When considering IT threats to your business many articles focus on hackers, viruses, and attacks from external threats. These dangers are real, constant, and easily identifiable. In many cases, however, the largest threat to a firm comes from inside the business itself.
People inside the firm often pose the largest single threat to systems and security. These individuals often have trusted access and a detailed working knowledge of the organization from the inside. Employees therefore deserve the largest security consideration when designing a safe business system.
It is important to first distinguish the type of dangerous employee we want to defend against. We're not talking about an otherwise model employee accidentally opening a malicious email or attachment. Rather, a disgruntled employee seeking to do damage to your business. An employee who may wish to destroy services or steal clients and files from your firm.
Some firms, particularly young businesses, grant employees system-wide permissions from day one. This can make administration appear simple, preventing further IT requests in future. Granting system-wide access is an inherently risky strategy.
Private information relating to the business should be restricted access information. Many types of files need to remain confidential, often as a legal requirement. Human resource files, salary information, and employee documents should be limited to only a select few employees. Yet, businesses often keep confidential information in public places on the network.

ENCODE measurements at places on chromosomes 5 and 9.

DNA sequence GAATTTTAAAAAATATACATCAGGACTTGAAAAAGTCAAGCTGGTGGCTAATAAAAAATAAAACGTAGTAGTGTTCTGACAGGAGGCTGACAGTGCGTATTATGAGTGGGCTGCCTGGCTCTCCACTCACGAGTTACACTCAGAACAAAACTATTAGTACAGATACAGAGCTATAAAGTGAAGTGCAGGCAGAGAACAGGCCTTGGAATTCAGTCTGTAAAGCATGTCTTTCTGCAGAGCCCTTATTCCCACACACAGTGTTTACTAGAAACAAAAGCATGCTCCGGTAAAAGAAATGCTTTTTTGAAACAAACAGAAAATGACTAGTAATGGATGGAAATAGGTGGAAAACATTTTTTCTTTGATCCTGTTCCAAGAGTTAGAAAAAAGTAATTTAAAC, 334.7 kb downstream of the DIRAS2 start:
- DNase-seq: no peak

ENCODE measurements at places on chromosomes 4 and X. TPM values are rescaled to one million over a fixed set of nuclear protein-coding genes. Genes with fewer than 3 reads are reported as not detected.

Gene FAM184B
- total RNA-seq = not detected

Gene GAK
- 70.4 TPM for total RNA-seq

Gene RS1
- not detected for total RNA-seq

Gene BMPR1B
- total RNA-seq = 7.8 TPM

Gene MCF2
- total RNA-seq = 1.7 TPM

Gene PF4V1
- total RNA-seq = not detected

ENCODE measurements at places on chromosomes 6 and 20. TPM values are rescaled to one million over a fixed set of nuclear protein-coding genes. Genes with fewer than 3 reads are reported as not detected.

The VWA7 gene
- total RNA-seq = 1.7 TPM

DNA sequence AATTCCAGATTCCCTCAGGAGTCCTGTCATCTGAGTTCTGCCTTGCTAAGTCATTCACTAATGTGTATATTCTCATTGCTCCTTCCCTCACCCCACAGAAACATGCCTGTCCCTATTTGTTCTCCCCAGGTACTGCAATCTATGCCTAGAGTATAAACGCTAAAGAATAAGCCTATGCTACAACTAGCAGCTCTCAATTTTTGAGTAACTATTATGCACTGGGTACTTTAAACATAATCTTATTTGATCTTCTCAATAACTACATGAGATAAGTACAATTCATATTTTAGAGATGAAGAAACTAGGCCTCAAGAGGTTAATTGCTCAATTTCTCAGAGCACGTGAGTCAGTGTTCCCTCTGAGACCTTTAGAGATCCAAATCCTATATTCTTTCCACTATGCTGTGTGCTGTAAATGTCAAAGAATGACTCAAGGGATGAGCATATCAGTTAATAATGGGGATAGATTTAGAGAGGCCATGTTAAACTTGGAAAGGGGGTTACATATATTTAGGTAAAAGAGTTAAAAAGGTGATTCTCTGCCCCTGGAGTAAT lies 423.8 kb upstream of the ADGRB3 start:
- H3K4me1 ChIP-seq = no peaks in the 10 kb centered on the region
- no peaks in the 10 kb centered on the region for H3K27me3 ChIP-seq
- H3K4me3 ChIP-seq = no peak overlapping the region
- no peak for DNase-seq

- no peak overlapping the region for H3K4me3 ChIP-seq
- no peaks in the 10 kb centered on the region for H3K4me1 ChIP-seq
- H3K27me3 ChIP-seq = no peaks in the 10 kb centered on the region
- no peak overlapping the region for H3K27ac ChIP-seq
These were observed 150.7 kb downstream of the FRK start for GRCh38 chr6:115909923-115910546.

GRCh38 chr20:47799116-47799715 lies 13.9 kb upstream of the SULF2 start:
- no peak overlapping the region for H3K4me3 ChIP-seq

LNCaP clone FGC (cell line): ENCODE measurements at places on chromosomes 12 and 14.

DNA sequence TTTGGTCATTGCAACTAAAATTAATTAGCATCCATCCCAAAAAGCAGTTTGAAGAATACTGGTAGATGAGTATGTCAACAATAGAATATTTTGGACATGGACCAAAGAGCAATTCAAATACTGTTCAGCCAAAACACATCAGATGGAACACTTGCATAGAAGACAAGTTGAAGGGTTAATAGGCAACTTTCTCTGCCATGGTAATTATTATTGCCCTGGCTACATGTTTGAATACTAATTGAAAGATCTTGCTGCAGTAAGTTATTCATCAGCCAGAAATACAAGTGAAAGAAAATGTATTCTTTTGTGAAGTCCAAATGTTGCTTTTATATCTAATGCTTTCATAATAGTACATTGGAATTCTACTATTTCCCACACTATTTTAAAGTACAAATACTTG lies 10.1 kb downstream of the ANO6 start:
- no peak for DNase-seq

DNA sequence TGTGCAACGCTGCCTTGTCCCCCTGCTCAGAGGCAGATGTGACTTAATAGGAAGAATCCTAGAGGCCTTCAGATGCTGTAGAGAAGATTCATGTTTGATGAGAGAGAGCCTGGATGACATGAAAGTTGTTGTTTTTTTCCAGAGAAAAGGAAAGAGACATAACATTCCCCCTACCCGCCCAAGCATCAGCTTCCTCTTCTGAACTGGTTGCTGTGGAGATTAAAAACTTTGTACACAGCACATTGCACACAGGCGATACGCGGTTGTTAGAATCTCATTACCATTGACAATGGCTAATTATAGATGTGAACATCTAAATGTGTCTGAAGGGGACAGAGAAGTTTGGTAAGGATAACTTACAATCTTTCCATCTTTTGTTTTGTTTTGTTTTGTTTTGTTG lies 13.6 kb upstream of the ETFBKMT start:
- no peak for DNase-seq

Granting system-wide read and write access can appear to save time short term. It is, however, a security policy which only serves to cause security, administration, and potentially legal troubles in the future.
The Principle of Least Privilege
The principle of least privilege is a vital tool, helping you to handle internal IT security. It defines a security policy which ensures staff can access only the resources, systems and data they require to carry out their job.
The policy protects the business from many different types of threat in day-to-day operations. Even where malicious attachments have been opened by accident, the damage is limited only to the work area of a single employee. This results in contained damage, less time needed to restore from backup, and drastically reduced downtime for the firm.
Along with limiting accidental damage, malicious employees looking to destroy or steal data are limited too. With restricted access, an employee with a grudge or profit motivation can only damage or steal from their own area of operation. This helps to ensure that no single employee can damage the entire firm's operations.
Security Policy In Practice
A member of staff within Human Resources, for example, may have read and write access to the employee database. This will likely include payroll information and sensitive data. This same member of staff would have no need to access sensitive client data, such as sales information, in normal working conditions.
Likewise, a staff member from the sales department should have no need for accessing sensitive HR records.
Using the principle of least privilege, each employee may only have full access to systems that are directly related to their role. Similarly, some systems may be visible to a wider group of staff members even if they can only be edited or removed by one or two people.
In some cases, a security policy may be defined by even finer details than a person's role within the organization. An HR employee should not be able to edit their own file to change salary information for example. An employee file might only be edited by their superiors in such a case.
Additional parameters can be used to assign privileges to enable the business hierarchy to work within the IT network. Seniority, physical location, and time are all examples of factors that can restrict access to critical systems and secure data.